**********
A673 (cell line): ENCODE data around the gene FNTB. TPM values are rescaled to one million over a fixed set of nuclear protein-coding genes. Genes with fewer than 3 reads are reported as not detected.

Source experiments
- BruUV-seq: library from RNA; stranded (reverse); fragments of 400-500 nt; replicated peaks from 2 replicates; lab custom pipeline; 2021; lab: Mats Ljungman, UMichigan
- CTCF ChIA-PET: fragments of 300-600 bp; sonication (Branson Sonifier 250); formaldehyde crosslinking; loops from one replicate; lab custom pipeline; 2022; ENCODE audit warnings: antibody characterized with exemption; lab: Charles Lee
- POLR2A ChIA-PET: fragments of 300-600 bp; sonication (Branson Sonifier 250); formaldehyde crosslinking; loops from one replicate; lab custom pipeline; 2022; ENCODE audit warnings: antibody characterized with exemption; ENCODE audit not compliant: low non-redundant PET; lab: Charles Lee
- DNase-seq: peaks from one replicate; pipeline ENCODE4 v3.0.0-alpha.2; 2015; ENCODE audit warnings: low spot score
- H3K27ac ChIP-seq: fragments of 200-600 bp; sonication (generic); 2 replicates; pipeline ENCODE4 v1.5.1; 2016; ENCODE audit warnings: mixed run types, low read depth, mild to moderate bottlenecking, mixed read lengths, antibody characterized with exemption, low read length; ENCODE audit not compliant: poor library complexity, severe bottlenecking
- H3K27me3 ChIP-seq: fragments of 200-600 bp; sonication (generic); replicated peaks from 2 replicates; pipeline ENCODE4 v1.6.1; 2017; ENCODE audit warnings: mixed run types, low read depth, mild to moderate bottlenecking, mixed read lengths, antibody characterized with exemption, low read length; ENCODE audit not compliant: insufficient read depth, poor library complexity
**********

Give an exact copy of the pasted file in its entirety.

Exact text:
A673 (cell line): ENCODE data around the gene FNTB. TPM values are rescaled to one million over a fixed set of nuclear protein-coding genes. Genes with fewer than 3 reads are reported as not detected.

Source experiments
- BruUV-seq: library from RNA; stranded (reverse); fragments of 400-500 nt; replicated peaks from 2 replicates; lab custom pipeline; 2021; lab: Mats Ljungman, UMichigan
- CTCF ChIA-PET: fragments of 300-600 bp; sonication (Branson Sonifier 250); formaldehyde crosslinking; loops from one replicate; lab custom pipeline; 2022; ENCODE audit warnings: antibody characterized with exemption; lab: Charles Lee
- POLR2A ChIA-PET: fragments of 300-600 bp; sonication (Branson Sonifier 250); formaldehyde crosslinking; loops from one replicate; lab custom pipeline; 2022; ENCODE audit warnings: antibody characterized with exemption; ENCODE audit not compliant: low non-redundant PET; lab: Charles Lee
- DNase-seq: peaks from one replicate; pipeline ENCODE4 v3.0.0-alpha.2; 2015; ENCODE audit warnings: low spot score
- H3K27ac ChIP-seq: fragments of 200-600 bp; sonication (generic); 2 replicates; pipeline ENCODE4 v1.5.1; 2016; ENCODE audit warnings: mixed run types, low read depth, mild to moderate bottlenecking, mixed read lengths, antibody characterized with exemption, low read length; ENCODE audit not compliant: poor library complexity, severe bottlenecking
- H3K27me3 ChIP-seq: fragments of 200-600 bp; sonication (generic); replicated peaks from 2 replicates; pipeline ENCODE4 v1.6.1; 2017; ENCODE audit warnings: mixed run types, low read depth, mild to moderate bottlenecking, mixed read lengths, antibody characterized with exemption, low read length; ENCODE audit not compliant: insufficient read depth, poor library complexity